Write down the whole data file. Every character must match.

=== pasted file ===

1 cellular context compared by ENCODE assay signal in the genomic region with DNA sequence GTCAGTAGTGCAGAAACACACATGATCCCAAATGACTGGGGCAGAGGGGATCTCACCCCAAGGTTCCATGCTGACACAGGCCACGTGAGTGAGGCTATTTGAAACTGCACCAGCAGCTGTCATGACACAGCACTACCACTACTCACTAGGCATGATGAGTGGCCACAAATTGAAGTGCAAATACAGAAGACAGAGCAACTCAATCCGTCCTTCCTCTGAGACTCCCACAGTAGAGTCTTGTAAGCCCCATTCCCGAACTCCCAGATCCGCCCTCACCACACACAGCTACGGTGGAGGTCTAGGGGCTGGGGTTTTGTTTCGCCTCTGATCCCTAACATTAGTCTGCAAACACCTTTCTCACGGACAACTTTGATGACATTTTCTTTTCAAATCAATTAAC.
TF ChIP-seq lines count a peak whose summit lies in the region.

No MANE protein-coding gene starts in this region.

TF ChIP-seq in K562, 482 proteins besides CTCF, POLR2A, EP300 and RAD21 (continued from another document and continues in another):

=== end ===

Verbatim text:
1 cellular context compared by ENCODE assay signal in the genomic region with DNA sequence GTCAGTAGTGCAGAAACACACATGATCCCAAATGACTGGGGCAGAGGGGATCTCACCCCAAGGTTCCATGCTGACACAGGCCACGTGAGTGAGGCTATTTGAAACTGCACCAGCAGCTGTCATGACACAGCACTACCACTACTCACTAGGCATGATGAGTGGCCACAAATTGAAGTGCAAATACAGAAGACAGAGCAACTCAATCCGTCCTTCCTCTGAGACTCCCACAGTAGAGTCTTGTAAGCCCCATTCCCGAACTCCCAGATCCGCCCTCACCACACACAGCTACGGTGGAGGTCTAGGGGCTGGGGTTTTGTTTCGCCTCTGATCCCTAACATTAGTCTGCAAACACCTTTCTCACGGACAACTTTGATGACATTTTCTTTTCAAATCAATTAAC.
TF ChIP-seq lines count a peak whose summit lies in the region.

No MANE protein-coding gene starts in this region.

TF ChIP-seq in K562, 482 proteins besides CTCF, POLR2A, EP300 and RAD21 (continued from another document and continues in another):